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Passion, Danger, Adventure: Review of The Widow of Ballarat by Darry Fraser

December 11, 2018

Nell Thomas’ life is not at all she had hoped it would be. Sold into marriage by her father, she finds herself suddenly belonging to Andrew Amberton, a horrible, violent man whose previous wife died under suspicious circumstances. Andrew is hell-bent on having a child, namely a boy, so that he can claim his family inheritance, and Nell feels utterly hopeless, trapped in a cycle of abuse and manipulation.

But one day, Nell’s life takes an unpredictable turn. Fleeing with her husband from the township with a coach full of gold, Nell is alarmed by a loud cracking sound that pierces her ears and she turns to her husband to discover he has been shot dead by a mysterious bushranger.

Nell does not grieve for her husband – how could she? He was barely human. Rather, she readies herself for a future without him or his violence – a future where she is safe, secure, content. But Andrew’s death is not as final as she had hoped, and it sets off a chain of events that further risk Nell’s hoped for happiness and independence.

Stranger still, is the way that these events seem to revolve around the handsome bushranger who murdered her husband. Against her better judgement, Nell finds herself increasingly drawn to him. And in order to survive the violence of the goldfields, she may even have to do the one thing she has tried to avoid at all costs…ask for the help of a man.

The Widow of Ballarat is a compelling story of passion, resilience, and a woman’s relentless quest for independence. Set in 19th Century Bendigo amidst the brutal lawlessness of the goldfields, it provides a snapshot of the powerlessness of women back then. Women like Nell who not only had to fight for sovereignty, but for survival as they suffered at the hands of cruel, entitled men. It’s a powerful story, intense and emotional and some readers may find it confronting.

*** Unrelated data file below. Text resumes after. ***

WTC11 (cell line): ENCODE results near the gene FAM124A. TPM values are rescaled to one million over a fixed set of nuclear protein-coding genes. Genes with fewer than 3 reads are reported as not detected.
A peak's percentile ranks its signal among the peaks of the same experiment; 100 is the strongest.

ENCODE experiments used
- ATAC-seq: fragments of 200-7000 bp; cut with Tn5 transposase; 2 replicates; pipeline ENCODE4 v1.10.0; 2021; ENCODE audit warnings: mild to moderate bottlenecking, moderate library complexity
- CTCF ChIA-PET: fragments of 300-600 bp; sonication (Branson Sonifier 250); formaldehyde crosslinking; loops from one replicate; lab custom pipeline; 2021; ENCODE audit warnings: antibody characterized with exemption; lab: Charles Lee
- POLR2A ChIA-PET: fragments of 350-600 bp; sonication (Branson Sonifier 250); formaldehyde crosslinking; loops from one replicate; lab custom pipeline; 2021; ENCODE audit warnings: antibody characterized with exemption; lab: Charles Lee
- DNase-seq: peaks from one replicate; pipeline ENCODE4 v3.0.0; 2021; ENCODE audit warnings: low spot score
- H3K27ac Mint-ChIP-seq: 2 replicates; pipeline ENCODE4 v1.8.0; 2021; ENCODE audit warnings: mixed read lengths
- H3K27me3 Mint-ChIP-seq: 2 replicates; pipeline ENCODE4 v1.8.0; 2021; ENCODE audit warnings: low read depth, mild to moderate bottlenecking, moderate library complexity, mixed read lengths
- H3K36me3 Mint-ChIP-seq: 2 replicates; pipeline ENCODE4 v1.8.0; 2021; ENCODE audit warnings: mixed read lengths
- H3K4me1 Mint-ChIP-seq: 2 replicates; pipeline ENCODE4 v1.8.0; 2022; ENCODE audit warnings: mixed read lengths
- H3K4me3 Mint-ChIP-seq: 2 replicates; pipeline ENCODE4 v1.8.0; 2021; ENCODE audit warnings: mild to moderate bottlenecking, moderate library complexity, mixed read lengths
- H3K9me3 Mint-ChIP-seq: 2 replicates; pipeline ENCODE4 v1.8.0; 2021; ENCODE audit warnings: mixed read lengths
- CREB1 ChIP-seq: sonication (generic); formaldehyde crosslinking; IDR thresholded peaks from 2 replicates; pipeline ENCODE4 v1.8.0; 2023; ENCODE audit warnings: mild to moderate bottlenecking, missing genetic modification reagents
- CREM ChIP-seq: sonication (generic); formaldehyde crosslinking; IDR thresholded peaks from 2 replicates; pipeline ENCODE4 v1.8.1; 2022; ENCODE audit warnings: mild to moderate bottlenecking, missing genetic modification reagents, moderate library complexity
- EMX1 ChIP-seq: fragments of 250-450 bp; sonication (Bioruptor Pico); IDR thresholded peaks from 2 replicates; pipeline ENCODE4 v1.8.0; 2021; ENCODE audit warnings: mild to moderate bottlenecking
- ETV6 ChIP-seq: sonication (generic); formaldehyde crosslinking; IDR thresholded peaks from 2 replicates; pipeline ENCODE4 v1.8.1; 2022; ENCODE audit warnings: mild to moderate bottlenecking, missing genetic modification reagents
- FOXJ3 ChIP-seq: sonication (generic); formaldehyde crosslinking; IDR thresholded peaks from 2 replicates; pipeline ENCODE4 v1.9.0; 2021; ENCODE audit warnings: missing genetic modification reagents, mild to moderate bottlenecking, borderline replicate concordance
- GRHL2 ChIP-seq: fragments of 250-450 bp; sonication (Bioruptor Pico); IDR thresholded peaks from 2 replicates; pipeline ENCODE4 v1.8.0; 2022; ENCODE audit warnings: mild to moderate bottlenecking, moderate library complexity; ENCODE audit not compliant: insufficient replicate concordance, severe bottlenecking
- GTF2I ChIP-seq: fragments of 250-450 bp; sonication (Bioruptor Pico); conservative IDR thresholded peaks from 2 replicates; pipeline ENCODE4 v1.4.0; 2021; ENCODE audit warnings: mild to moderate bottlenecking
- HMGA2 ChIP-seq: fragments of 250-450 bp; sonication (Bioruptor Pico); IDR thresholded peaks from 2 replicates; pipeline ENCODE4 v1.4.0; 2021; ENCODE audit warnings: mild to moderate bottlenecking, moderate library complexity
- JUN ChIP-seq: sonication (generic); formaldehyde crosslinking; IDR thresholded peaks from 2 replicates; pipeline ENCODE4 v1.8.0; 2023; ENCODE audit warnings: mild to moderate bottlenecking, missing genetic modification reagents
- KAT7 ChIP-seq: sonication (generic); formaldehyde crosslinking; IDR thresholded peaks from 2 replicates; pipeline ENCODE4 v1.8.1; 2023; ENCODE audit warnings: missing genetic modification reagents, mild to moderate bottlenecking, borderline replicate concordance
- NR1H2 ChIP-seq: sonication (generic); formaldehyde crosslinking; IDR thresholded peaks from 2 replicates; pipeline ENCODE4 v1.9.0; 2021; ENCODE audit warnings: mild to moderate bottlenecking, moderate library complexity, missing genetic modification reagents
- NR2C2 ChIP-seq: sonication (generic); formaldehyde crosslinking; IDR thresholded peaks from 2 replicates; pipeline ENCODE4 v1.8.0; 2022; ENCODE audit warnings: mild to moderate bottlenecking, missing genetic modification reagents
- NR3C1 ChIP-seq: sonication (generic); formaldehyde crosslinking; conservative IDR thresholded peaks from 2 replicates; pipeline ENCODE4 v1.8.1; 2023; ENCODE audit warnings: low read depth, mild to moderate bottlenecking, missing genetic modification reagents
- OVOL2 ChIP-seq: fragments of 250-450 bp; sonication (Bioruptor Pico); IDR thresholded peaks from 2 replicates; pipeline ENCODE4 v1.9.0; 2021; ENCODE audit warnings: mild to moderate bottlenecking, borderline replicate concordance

Darry Fraser’s fiction (both contemporary and historical), is heavily inspired by the Australian landscape, and this shines through in her writing and in her vivid descriptions of the land, its native flora and fauna. Readers who enjoy being whisked away to another time and place will find themselves absorbed by the world that Darry has so carefully re-constructed, a world so vastly different in its ideas, people, and politics.

If you’re looking to end your year with a book that teaches you a thing or two about Australia’s history with a story that celebrates the amazing strength and endurance of women, then The Widow of Ballarat is certainly worth squeezing in before 2019.

About the author:

For Darry Fraser, writing is her journey and the Australian landscape – rural, coastal, and desert – is her home and hearth. History, hidden catalysts, and powerful connections between humans drive her stories. Well-developed characters and layered stories woven with passion denote her love of telling a great tale. Darry is a daughter, a sister and an aunty. She loves animals, especially dogs, and walks her beloved Dog every day. She is left-handed, has an extreme fondness for plain-flavoured potato chips and fresh licorice, and loves a bold berry-flavoured red wine (not necessarily at the same time).

Purchase a copy of The Widow of Ballarat here


  1. Helen Simic

    This sounds like a book my Mum would like she also grew up in Bendigo.
    Going to buy her this for Christmas.

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